If the question asked of me most often is wine question 101: “Why do I like wine so much?”  then wine question 102 has to be, “Why do I age wines?”  The subject of this post helps to answer that question.

Castello di Brolio is the name of the ancient Etruscan Castle that belongs to the Ricasoli family.  It was Baron Ricasoli who is credited with pioneering the original formula for the wine “Chianti”. 
The 1999 Castello di Brolio Casalferro is a Super Tuscan red crafted from 100% Sangiovese grapes. Despite it’s age of 13 years, the color is as dark as a newly bottled wine. The wine is throwing a heavy, coffee grind like sediment. Decant this if at all possible. In the glass, the nose of the wine is seamless, with aromas woven together to create a singularly unique experience.  There’s dark black fruit, slight bitter chocolate, espresso, and sweet tobacco all layered upon each other. It’s a result that can only be achieved with cellaring, the progeny of a decade of slow maturation. On the palate the wine is full and rich, with layers of fruit, earth, and a complex suggestion of “bottle sweetness” that also comes with extended aging.  I didn’t expect this wine to be this good.  It proved me wrong.  Simply had with a variety of cheeses, sausages and comforting pasta.  Outstanding.  93 points!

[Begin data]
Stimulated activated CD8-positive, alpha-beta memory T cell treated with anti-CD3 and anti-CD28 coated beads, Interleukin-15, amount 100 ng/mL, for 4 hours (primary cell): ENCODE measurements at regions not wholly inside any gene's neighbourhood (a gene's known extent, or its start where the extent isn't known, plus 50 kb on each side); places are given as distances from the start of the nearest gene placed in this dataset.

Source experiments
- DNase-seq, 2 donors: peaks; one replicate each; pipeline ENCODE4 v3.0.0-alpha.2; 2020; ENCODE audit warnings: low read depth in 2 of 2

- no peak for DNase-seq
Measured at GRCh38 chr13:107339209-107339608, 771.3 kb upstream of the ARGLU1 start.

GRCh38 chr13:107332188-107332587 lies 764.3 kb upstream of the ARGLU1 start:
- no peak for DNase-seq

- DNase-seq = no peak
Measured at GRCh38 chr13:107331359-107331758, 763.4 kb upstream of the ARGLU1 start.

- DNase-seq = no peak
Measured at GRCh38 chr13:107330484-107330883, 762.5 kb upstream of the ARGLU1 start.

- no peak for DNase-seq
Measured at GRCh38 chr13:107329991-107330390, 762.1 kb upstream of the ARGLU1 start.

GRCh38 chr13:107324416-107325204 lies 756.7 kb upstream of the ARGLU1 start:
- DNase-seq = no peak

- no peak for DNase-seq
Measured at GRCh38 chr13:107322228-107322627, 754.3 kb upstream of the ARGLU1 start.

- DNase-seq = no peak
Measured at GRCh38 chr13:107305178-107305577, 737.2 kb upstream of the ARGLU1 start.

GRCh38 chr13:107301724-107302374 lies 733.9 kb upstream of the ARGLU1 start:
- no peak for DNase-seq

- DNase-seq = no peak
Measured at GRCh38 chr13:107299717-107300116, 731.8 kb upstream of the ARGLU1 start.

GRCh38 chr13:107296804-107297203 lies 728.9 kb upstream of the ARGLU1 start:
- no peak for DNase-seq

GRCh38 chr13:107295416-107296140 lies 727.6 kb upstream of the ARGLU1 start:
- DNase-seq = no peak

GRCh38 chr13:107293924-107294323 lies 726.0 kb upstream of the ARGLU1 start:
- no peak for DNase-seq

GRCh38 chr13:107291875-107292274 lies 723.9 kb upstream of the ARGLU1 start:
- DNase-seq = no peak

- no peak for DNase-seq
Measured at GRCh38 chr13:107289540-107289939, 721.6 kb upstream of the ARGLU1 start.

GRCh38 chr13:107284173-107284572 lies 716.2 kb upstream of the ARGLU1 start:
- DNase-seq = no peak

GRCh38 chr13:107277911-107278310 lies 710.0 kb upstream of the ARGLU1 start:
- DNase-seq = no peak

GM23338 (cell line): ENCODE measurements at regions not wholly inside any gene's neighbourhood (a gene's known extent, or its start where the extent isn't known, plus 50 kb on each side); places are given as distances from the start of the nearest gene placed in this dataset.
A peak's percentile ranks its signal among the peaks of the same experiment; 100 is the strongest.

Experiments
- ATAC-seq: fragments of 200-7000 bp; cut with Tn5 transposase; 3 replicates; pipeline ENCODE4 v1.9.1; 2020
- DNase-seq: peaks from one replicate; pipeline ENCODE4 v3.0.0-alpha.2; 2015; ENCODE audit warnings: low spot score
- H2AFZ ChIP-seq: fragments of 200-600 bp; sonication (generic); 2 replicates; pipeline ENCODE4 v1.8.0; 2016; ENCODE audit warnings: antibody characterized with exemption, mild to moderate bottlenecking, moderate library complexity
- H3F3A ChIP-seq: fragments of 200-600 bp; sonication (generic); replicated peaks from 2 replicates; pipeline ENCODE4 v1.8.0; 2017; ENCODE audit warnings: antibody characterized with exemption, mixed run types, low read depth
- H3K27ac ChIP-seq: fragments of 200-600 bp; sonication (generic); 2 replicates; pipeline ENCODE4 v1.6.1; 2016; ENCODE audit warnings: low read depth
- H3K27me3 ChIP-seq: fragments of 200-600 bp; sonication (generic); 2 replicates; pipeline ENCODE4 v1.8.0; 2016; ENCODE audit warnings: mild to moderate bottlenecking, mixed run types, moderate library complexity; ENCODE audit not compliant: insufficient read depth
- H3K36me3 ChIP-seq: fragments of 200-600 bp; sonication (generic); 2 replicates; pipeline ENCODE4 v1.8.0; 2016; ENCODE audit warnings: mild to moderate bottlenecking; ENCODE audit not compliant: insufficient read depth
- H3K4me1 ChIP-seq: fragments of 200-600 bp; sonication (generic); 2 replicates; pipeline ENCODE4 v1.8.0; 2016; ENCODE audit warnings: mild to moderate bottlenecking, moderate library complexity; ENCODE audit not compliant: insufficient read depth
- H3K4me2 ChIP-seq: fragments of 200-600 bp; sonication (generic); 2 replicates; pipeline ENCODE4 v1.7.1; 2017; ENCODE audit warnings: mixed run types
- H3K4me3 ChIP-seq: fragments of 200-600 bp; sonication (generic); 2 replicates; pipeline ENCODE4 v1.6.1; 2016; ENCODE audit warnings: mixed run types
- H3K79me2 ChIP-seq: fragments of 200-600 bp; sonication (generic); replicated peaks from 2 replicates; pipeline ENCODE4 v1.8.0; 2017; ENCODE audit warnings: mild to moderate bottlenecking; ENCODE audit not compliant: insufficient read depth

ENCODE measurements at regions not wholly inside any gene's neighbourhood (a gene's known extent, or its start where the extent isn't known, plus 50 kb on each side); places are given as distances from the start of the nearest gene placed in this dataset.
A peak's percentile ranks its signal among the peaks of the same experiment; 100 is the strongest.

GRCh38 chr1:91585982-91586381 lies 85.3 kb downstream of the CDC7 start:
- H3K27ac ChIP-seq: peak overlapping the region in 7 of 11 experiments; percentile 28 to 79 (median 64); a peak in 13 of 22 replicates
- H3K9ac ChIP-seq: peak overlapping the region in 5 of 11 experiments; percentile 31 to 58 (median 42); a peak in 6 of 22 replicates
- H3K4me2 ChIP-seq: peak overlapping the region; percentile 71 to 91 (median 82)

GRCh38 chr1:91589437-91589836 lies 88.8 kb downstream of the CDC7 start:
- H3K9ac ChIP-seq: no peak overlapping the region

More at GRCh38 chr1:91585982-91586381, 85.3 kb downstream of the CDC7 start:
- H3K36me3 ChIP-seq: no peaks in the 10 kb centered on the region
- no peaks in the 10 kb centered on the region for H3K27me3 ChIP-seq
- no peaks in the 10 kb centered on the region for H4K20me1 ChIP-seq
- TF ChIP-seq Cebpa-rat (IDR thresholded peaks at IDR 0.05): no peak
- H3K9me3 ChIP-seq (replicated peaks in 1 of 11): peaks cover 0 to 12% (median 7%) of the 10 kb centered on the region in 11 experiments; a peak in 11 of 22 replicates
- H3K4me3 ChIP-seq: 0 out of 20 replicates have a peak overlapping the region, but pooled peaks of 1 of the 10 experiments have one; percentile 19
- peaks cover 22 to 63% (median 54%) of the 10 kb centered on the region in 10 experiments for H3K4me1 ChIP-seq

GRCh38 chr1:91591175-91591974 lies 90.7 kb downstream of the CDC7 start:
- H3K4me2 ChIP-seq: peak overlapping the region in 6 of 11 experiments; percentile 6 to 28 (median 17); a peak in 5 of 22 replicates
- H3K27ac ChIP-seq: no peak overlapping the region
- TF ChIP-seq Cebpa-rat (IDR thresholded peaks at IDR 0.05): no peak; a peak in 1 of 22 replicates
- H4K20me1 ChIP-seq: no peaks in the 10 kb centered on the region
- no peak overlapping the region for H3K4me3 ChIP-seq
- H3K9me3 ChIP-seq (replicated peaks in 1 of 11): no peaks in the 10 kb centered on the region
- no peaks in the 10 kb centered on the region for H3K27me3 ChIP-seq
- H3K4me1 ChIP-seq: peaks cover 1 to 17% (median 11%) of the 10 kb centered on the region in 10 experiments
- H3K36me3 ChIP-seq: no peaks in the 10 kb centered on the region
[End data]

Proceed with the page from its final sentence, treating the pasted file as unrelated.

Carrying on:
1999 Castello di Brolio Casalferro
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